By John Dorfman

To Be Precise Wed, 28 Mar 2018 22:43:52 +0000 Continue reading ]]> Precisionism, a style of art that embraced the mechanical, flourished in 1920s and ’30s America.

Charles Sheeler, Classic Landscape, 1931

Charles Sheeler, Classic Landscape, 1931, oil on canvas, 63.5 x 81.9 cm

Featured Images:(Click to Enlarge) Gerald Murphy, Watch, 1925 Morton Livingston Schamberg, Painting (Formerly Machine), 1916 Charles Sheeler, Classic Landscape, 1931 Charles Sheeler, Rolling Power, 1939 Charles Sheeler, Upper Deck, 1929 Clarence Holbrook Carter, War Bride, 1940

While technological progress has always aided art, it was really only in the 20th century that it became a subject for art. During the early years of the Industrial Revolution in England, artists for the most part spurned the “dark Satanic mills,” as William Blake put it, opting instead for a range of escapist strategies from neo-Romantic landscape to neo-medieval Pre-Raphaelitism. But as the Industrial Revolution gave way to a true Machine Age and technology pervaded the lives of most people, artists began to engage seriously with it. In the United States between the two World Wars, a modernist style developed that came to be called Precisionism, not only for its portrayal of precision machines but for the machine-like precision that many of its proponents adopted in their technique. Although there was never a formal group by that name, and although the artists varied in their attitudes toward technology—some celebrated it, while others approached it with ambivalence—there is enough in common between them and their works for the term to make art-historical sense.

Precisionism in all its forms is on display in a massive exhibition that opened at the end of last month at the de Young Museum in San Francisco. “Cult of the Machine: Precisionism and American Art” (through August 12), the first large-scale show devoted to the movement in 20 years, gathers together over 100 paintings by artists including Charles Sheeler, Georgia O’Keeffe, and Charles Demuth, alongside related photographs, prints, industrial-design objects, and ephemera. The aggregated effect of this material is to show Precisionism’s connections not only to the urban and rural American scene but also to the Art Deco style and the European avant-garde. As a tour of the exhibition makes clear, the umbrella term Precisionism—which was originally used by the critic Louis Kalonyme in a New York Times piece in 1927 but didn’t really take hold until the 1940s, after the style itself had lapsed—covers a very wide range of artistic, cultural, and emotional responses to technology.

Of all the artists in the show, Sheeler is the one most closely identified with the label “Precisionism.” Born in Philadelphia in 1883, he studied painting with William Merritt Chase at the Pennsylvania Academy of Fine Arts and then, during a stay in Europe in 1909, absorbed both Cubism and the dry, precise style of the Early Italian Renaissance. Back in the States, he found it impossible to earn a living as a painter and therefore took up commercial photography. In the late 1920s Sheeler got a commission, through a Philadelphia advertising agency, from the Ford Motor Company to take pictures of its River Rouge factory near Dearborn, Mich. The 32 photos that Sheeler ended up submitting frankly glorified Henry Ford’s industrial ideas, finding an almost timeless beauty in the relentlessly time-efficient assembly lines churning out the affordable Model Ts that put the nation on wheels. To his friend and patron Walter Arensberg, Sheeler wrote, “What wouldn’t I give for the pleasure of showing you through this unbelievable establishment. It defies description and even having seen it one doesn’t believe it possible that one man could be capable of realizing such a conception…the subject matter is undeniably the most thrilling I have had to work with.”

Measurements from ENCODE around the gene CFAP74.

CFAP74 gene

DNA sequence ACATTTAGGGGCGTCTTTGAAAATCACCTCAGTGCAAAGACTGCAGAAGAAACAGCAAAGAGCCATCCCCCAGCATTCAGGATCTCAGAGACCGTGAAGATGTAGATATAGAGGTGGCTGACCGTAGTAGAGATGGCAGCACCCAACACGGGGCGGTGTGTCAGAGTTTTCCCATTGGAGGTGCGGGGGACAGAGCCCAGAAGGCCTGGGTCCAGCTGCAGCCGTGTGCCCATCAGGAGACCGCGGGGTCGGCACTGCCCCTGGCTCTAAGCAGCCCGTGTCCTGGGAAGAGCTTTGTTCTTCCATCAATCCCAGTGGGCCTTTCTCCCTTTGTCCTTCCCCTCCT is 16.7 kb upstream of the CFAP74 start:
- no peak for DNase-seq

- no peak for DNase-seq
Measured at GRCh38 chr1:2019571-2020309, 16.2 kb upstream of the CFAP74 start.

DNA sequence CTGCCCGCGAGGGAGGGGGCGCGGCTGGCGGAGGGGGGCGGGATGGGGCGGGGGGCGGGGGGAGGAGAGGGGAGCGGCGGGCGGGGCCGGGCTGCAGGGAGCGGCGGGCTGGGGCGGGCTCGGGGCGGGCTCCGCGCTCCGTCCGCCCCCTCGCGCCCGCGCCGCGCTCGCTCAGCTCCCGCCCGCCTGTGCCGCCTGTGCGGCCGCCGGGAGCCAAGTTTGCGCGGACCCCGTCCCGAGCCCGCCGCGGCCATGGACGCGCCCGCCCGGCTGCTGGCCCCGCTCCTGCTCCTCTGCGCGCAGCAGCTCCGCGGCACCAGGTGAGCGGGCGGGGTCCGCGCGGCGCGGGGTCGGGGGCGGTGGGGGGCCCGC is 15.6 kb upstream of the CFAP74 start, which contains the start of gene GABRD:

Off the clock, Sheeler was inspired to paint the same scenes he photographed, turning the black and white into color. The resulting works epitomize the Precisionist style, with their clean, straight lines, idealized atmosphere, and absence of human figures. Classic Landscape (1931) somewhat simplifies the forms in the corresponding photograph, giving them an abstract quality. The railroad tracks define a vanishing point and give the composition depth, while the vertical orange silos provide a center. With its cool light emanating from outside the frame, the picture has an almost De Chiricoesque feel. Like the Italian metaphysical painter, Sheeler is aiming for a 20th-century version of Greco-Roman classicism. In this Classic Landscape, there is no visible landscape, and no people, either; just architecture and sky, and the vapor from the smokestack blends into the clouds above. Instead of the air of Dearborn, we could be breathing the unattainably pure air of an imaginary Athens.

Classic Landscape was purchased by none other than Henry Ford’s son Edsel, in 1932, which was a clear indication that Sheeler’s work was experienced by viewers as an unmitigated celebration of American industry and its practices. Other paintings by the artist, if somewhat less rhapsodic than the River Rouge series, still revel in the machined surfaces of their subjects; for example, Rolling Power (1939) is an quasi-photorealist treatment of the wheels and undercarriage of a railroad car. Nearly monochrome, in shades of brown, it could almost be a technical illustration, except for the little puff of steam that emanates from one of the valves, representing, perhaps, the “ghost in the machine.” Clearly, this is a loving portrayal of the product of man’s ingenuity.